Influenza (flu) is a common viral disease affecting up to 20% of the world’s population. In most cases, the flu is benign, but it can also have serious consequences especially in people with compromised immune systems, the elderly, and children. It is estimated to cause 250,000 to 500,000 deaths worldwide each year1.
We are exposed to a variety of infectious agents in the environment such as bacteria, viruses, and parasites. One of the recently published studies indicates that viruses can spread from one person to another through very fine air particles exchanged just by breathing.1 The tiny particles stay suspended in the air for a long time, even when the person may not be symptomatically ill. That means a sick person does not need to be coughing or sneezing to spread the virus. Any seasonal change challenges our immune system with new pathogens; therefore, our immune system needs to be functioning at its optimum to fight infectious agents.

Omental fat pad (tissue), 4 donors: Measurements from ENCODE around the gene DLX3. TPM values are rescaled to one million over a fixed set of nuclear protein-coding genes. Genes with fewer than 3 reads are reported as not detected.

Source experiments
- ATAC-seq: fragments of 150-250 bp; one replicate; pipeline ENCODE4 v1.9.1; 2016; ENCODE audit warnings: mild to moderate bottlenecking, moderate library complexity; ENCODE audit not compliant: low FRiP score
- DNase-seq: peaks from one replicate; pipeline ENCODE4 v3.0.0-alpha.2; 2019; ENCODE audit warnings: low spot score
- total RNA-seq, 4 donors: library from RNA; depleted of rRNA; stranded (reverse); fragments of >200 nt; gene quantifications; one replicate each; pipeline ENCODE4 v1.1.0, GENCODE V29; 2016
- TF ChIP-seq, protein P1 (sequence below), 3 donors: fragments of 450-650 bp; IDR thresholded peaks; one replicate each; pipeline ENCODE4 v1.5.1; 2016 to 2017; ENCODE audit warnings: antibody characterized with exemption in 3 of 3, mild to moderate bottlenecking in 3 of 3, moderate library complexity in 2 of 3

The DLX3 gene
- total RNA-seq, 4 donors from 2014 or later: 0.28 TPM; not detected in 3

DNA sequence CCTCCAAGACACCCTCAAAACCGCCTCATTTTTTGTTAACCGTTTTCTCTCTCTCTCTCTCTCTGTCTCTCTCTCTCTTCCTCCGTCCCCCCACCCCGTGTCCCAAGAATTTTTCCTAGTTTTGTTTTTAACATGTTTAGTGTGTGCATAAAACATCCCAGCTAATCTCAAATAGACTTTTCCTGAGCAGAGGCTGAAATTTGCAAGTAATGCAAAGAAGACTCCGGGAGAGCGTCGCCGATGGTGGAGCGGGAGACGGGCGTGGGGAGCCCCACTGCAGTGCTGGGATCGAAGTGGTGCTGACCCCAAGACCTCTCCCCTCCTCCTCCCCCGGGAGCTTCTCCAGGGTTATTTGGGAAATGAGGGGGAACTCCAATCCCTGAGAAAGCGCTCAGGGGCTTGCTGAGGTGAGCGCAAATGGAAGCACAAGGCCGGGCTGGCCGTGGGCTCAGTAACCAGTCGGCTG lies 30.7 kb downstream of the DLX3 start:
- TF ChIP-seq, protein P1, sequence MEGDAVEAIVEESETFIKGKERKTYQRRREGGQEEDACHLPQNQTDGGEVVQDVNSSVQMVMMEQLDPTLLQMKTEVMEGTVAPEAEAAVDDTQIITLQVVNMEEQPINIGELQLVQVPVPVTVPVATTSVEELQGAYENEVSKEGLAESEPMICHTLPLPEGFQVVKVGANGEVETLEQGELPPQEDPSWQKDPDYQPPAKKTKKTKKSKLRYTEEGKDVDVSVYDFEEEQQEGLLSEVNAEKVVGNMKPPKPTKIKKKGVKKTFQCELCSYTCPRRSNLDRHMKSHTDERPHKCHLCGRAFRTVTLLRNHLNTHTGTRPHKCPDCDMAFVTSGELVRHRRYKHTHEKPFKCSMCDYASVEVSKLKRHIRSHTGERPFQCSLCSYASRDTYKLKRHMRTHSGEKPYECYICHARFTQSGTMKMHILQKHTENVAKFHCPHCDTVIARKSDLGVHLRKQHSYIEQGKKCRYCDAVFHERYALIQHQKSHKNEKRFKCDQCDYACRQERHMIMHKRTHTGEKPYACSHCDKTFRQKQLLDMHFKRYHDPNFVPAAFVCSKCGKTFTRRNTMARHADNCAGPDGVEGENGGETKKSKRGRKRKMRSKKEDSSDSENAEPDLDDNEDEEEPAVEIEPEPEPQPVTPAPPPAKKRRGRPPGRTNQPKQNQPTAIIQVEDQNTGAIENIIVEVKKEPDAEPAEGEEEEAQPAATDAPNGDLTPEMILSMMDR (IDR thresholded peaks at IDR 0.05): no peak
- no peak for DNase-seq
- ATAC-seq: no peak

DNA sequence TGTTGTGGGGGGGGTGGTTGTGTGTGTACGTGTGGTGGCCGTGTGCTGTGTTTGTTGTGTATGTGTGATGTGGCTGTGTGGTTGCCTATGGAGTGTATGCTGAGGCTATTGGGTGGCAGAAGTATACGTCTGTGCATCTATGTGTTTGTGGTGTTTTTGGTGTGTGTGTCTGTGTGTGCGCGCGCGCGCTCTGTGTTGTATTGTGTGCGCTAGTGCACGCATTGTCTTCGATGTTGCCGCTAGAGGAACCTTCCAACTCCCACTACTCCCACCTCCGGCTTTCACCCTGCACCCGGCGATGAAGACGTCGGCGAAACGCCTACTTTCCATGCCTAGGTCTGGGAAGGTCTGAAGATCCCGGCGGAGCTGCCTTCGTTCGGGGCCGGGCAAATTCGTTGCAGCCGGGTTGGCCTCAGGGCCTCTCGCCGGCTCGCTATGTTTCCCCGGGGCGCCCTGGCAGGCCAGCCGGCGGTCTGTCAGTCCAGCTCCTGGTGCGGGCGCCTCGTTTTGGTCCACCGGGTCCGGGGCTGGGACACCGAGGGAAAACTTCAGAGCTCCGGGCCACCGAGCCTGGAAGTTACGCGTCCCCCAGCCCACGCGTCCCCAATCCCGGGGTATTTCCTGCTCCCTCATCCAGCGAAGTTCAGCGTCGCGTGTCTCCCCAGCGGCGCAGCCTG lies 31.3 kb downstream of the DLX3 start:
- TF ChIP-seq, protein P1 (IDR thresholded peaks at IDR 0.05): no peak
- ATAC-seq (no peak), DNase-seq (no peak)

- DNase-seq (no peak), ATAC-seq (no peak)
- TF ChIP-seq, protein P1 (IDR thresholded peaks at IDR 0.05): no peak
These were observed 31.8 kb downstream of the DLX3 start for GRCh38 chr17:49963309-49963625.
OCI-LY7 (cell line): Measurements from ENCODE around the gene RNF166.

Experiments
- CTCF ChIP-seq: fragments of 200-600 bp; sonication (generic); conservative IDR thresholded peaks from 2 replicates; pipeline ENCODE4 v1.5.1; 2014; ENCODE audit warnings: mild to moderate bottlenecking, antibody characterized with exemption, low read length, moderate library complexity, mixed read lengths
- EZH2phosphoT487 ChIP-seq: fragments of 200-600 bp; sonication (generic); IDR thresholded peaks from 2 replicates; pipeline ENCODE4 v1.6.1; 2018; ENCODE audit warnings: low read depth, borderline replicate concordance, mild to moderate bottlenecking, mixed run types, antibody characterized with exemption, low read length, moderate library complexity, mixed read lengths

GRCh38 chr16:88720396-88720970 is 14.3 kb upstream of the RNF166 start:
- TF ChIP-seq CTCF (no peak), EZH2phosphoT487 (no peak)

Influenza (flu) season in the northern hemisphere starts in late fall and peaks in winter. Flu is a common viral disease and affects up to 20% of the world’s population every year. This year the flu season has become more severe and serious. In most cases the flu is benign but it can also have serious consequences, especially in people with compromised immune systems, the elderly, and children. Worldwide, the flu is estimated to cause 250,000 to 500,000 deaths each year.